Most startups fail because innovation is darn difficult. A gaggle of geeks sitting cross-legged (Sukhasana) around computer screens may not look challenging (it is), but generally it requires people of all genders, nationalities, personalities coming together with their expensive, focused college degrees. Geek-ish innovators forgo many pleasures in life. Instead, they work long hours to bring the rest of us life-enhancing devices and services. In the U.S. we have families, communities, religious groups that demand excellence, Andy Kessler reminds readers in his WSJ column.
Markets reward it. Excellence, like COVID vaccines, doesn’t come from luck or laziness, but from hard work and perseverance.
Virtually all universities and now many companies have D&I departments, for diversity and inclusion.
Yes, this sounds worthy enough, but as far as AK can tell “the No. 1 job of a D&I department is to hire more people into the D&I department. No one ever mentions excellence.”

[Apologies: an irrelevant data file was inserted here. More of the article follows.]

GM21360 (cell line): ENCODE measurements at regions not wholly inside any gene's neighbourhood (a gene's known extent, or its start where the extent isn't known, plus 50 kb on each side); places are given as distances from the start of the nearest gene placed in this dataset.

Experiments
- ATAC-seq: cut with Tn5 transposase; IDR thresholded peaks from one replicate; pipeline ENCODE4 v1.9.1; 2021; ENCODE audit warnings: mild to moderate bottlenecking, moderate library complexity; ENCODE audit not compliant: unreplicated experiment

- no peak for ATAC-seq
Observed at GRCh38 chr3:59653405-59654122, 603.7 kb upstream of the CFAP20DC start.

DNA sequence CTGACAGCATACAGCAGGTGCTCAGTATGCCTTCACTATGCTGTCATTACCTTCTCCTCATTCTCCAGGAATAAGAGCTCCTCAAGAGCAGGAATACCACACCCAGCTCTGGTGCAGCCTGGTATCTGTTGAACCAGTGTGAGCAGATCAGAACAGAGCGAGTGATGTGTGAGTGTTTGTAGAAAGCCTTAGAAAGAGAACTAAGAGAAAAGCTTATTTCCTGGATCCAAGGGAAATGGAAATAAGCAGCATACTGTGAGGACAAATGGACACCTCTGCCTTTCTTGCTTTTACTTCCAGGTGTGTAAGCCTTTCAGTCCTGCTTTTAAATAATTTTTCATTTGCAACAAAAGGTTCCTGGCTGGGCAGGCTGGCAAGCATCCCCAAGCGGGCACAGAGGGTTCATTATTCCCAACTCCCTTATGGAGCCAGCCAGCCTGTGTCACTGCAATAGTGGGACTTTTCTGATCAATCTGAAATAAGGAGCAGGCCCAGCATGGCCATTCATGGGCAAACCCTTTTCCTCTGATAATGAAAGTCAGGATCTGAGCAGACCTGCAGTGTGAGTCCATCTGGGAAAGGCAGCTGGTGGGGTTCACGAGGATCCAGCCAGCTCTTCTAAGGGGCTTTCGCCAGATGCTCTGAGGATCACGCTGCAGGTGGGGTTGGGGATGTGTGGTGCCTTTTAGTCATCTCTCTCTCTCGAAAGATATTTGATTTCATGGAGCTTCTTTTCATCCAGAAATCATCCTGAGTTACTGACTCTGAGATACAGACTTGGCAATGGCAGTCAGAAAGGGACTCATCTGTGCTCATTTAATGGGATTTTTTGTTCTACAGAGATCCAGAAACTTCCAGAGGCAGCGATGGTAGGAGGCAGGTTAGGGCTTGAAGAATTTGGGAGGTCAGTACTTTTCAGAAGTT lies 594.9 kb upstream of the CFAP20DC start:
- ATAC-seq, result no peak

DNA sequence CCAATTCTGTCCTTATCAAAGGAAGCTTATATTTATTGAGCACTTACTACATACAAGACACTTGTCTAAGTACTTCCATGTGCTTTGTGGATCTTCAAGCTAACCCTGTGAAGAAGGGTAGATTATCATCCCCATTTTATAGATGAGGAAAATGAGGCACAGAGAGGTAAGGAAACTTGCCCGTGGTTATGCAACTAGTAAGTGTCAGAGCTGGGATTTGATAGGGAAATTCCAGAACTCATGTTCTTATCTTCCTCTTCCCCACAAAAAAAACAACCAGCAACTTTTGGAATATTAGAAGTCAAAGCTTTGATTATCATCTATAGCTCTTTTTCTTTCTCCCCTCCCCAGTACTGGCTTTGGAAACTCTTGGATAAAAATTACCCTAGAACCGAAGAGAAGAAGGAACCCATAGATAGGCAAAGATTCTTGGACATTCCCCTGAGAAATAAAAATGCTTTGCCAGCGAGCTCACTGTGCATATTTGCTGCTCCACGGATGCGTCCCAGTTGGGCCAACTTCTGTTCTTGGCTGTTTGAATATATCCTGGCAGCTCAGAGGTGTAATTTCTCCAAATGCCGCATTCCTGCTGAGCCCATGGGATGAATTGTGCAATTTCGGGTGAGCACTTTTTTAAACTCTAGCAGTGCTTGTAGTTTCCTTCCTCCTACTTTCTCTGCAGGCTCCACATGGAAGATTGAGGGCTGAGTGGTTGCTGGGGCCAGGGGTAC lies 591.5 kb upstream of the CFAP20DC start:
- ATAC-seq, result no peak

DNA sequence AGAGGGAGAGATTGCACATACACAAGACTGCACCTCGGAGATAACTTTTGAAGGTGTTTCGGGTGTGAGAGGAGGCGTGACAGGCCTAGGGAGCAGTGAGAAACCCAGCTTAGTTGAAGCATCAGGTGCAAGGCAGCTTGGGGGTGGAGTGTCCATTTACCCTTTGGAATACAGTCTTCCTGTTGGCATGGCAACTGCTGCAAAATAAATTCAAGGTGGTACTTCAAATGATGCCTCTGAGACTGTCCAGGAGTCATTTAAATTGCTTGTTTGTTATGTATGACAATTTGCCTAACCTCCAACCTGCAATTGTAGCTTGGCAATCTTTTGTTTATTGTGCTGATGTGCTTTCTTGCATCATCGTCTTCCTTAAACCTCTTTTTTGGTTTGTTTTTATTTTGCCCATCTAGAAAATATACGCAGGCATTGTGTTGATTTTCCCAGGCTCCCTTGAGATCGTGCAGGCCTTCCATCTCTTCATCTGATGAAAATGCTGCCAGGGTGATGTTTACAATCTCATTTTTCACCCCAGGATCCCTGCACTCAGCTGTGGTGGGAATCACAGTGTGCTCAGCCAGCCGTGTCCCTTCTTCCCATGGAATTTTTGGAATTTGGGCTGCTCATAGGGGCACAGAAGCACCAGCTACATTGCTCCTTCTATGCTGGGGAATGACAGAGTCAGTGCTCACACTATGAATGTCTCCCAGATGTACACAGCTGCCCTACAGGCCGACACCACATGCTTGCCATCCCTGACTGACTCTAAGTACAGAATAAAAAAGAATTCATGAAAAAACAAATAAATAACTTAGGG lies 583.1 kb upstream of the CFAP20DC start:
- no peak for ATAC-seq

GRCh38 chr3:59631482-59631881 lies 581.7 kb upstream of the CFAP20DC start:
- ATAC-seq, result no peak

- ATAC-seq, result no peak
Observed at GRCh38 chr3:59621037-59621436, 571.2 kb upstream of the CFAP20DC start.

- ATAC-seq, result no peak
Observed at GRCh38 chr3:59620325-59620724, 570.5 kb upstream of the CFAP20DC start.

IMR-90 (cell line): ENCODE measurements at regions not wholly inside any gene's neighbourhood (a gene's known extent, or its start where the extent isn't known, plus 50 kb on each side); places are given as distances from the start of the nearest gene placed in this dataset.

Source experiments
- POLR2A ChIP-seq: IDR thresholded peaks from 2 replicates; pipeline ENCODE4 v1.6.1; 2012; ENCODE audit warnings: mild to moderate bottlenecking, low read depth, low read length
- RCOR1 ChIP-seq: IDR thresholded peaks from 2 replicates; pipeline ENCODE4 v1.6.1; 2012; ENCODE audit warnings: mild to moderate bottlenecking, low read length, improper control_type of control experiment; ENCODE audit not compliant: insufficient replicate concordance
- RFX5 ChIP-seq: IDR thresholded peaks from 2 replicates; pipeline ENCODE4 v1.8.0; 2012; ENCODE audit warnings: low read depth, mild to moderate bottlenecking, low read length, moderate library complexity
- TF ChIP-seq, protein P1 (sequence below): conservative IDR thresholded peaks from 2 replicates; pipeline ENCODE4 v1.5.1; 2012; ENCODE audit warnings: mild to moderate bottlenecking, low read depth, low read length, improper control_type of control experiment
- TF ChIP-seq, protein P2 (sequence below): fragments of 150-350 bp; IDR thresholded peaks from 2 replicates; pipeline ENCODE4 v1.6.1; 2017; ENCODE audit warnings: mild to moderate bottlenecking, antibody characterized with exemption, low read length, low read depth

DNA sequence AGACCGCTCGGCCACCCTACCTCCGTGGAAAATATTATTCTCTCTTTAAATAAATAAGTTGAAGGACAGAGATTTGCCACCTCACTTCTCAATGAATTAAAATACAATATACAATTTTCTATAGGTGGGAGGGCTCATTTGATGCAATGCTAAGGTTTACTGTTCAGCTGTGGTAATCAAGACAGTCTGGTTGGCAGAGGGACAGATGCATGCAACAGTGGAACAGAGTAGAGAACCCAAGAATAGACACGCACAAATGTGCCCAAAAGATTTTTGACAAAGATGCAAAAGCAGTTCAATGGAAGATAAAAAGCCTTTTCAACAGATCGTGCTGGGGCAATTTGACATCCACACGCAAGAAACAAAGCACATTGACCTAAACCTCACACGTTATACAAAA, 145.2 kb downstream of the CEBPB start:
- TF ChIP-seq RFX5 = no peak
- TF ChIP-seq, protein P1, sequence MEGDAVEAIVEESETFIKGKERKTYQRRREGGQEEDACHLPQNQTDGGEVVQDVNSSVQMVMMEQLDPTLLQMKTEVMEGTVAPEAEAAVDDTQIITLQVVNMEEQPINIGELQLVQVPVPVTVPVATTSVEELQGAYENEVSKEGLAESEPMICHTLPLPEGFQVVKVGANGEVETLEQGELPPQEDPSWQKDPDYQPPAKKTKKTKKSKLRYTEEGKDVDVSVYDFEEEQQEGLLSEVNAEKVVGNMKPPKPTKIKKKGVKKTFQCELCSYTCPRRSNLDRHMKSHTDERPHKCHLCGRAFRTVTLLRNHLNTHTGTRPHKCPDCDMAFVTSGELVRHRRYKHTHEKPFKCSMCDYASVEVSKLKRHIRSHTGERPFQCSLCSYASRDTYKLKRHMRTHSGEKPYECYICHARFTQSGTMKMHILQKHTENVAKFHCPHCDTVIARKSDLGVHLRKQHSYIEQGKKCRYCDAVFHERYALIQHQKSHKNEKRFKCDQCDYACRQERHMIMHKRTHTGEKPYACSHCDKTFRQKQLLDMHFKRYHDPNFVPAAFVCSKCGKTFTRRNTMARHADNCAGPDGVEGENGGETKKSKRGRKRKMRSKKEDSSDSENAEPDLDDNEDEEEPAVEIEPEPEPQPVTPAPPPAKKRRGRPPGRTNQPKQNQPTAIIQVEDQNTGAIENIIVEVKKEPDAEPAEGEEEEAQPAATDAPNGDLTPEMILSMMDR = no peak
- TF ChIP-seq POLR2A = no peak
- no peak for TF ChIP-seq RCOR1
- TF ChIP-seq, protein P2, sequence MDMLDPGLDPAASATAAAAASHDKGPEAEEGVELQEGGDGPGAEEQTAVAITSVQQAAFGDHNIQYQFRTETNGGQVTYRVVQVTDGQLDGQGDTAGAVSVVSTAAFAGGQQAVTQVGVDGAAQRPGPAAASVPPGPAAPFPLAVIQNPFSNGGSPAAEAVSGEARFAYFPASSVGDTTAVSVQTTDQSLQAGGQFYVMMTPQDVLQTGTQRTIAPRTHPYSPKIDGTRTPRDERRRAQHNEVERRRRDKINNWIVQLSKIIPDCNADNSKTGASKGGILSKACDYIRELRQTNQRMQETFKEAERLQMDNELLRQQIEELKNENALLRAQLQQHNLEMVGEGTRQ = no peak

Government too. Joe Biden is likable enough, but let’s face it, during the primaries he was the compromise, the consolation prize. And now he’s quickly perpetuating mediocrity by proposing $15 minimum wages, $1,400 stimulus checks, and $400 weekly unemployment-check boosts.
Yes, the Covid recession requires assistance, but these programs are too broad and will likely lead to permanent welfare-state expansions. Why work when Uncle Sam provides table stakes for mob-trading GameStop and dogecoin?
A high school near Mr. Kessler realized that middle schools from lower-income neighborhoods weren’t adequately preparing the students for high school. The solution? No, don’t fix the problem, it was decided. Easier yet, dumb down the high school and drop Freshman Honors English “to combat the effects of academic ‘tracking” because it “ultimately separates students of different socioeconomic and racial backgrounds.”
The End of American Exceptionalism?
Van Morrison, in one of his songs, sings about keeping mediocrity at bay. Has the race to the bottom begun?
In January the College Board announced it would eliminate the essay portion of the SAT, as well as all of the separate SAT subject tests. Their stated purpose was “reducing and simplifying demands on students.” Such a burden.
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